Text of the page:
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Człuchów Castle

History

The Człuchów was a well-developed settlement as early as the Middle Ages. Which afterwards, under the first monarchs from the House of Piast, Człuchów belonged to the Castellany of Szczytno in Kashubia. Around 1290 the land around Człuchów was ceded by the Duke of Gdańsk Mestwin II to the voivod of Calisia Nicholas of Poniec. In the 1312 his sons sold Człuchów to the Teutonic Knights, who valued the strategic assets of the village and decided to build here a powerful castle. This place was important for the Teutonic Knights as it was located at the junction of the roads leading from Germany to Malbork. And besides, Człuchów was near the borders of the Teutonic State with the Kingdom of Poland and West Pomerania. The construction of the castle proceeded smoothly and around the year of 1365 it became the strongest in the possession of Teutonic Knights, the second one after the Malbork castle. The castle compound in Człuchów consisted of the main castle, known as the High Castle, and three built-up wards: west, north and east. The whole compound was surrounded with enormous fortified stones and brick walls.

During its most glorious times, the castle had eleven gates and nine towers (until our days, only parts of the outer walls, the wall surrounding the inner ward and some remnants of two towers - beside to the Louise Gatehouse and the Witches Tower - have survived). The castle also had an extensive system of moats, drawbridges and three types of dungeons, which were the medieval prisons. Owing to the knights and mercenaries who stopped by Człuchów, the settlement transformed from a modest village to the larger village, which on the 19th., of June 1348 the Grand Master of the Teutonic Order, Heirich von Dusemer, granted civic rights for the Malbork. The presence of the castle meant that Człuchów never had its own fortifications. Which meant that the town was frequently looted and burnt. In later years, the King of Prussia Frederic Wilhelm II, gave his permission to demolish the castle in order to rebuild the town ravaged by two great fires-consumed (in 1786 and 1793). The residents of Człuchów just did not know how to dismantle the tower, because of its height and at later converted it into a church belfry, having first built a Lautheran church adjacent to it in 1825.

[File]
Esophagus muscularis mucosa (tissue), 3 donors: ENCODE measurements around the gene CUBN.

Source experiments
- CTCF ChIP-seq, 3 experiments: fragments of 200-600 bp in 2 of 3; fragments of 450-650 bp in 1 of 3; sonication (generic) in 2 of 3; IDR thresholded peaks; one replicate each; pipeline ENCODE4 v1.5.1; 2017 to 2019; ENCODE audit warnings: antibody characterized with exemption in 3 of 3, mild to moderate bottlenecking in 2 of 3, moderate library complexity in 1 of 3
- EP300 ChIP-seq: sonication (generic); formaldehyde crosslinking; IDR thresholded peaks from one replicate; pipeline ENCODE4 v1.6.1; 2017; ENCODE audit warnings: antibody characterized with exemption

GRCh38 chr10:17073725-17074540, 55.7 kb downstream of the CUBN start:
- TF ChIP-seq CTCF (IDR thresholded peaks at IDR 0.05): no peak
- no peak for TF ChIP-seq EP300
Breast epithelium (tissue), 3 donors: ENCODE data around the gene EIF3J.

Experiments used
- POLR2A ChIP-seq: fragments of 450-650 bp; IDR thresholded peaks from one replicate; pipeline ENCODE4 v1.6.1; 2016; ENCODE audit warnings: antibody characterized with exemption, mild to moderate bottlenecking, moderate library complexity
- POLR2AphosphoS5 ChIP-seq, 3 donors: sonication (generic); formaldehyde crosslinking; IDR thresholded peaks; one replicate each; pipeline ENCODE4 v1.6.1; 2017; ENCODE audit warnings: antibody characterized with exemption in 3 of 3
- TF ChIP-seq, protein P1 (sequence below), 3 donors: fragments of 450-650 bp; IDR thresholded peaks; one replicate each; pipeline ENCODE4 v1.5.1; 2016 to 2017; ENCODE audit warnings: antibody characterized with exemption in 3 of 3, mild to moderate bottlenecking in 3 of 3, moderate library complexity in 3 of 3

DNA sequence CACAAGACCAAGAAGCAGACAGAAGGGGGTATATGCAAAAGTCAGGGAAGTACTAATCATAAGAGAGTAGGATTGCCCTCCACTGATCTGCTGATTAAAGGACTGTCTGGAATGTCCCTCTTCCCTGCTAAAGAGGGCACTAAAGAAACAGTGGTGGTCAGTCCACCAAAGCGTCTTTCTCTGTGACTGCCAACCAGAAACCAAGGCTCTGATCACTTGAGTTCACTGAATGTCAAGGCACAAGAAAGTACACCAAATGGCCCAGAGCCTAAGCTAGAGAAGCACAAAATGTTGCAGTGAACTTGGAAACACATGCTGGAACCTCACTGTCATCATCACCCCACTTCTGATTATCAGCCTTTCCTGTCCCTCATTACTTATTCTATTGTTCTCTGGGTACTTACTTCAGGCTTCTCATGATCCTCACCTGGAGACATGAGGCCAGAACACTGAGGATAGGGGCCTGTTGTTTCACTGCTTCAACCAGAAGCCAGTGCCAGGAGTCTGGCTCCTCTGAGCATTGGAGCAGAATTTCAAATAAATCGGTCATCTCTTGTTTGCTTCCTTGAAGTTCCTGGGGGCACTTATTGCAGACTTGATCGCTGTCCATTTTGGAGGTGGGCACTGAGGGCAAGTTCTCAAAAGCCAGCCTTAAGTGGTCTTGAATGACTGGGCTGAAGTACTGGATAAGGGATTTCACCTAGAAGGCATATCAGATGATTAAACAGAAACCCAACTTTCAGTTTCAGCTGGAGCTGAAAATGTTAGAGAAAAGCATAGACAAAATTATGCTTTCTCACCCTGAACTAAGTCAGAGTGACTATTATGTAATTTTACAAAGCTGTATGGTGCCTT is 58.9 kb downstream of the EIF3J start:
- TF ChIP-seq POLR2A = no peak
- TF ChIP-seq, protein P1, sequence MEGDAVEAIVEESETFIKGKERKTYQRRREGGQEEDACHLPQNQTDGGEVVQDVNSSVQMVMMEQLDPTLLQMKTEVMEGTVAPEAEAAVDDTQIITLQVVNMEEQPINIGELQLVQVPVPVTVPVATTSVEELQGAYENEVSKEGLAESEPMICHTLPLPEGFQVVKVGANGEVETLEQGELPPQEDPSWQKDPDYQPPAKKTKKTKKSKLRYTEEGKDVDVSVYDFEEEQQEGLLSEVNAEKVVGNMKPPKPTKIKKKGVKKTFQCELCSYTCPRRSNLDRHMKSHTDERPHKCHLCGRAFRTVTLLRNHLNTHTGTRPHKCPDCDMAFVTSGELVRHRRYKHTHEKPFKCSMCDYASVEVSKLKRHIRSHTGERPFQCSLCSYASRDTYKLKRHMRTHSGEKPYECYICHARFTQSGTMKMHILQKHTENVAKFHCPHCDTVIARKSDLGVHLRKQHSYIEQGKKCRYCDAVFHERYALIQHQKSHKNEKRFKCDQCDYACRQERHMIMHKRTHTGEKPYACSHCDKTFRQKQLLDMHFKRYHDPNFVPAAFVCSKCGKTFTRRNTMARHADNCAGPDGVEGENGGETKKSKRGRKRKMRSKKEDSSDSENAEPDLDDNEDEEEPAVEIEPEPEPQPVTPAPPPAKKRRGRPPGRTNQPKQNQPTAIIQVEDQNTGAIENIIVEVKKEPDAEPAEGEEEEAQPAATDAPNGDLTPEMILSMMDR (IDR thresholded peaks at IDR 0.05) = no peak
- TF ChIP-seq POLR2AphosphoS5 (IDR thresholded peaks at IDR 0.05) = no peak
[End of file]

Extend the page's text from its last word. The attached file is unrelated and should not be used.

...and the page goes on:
The XIX century brought to the town some small industry, oil lighting, followed by gas, and finally electricity, road and railway links and a double storied office buildings of offices and institutions. Człuchów joined again the Poland on the 27th., of February 1945. As a result of the war destroyed about 60% of the buildings of Człuchów. The town gradually regained its former importance: cobbled streets, new houses were built, set industries, sawmills, schools, and the railway line was re-opened, developed the park and its surroundings.

Text on which translation was based thanks to Stowarzyszenie Gmin "Polskie Zamki Gotyckie"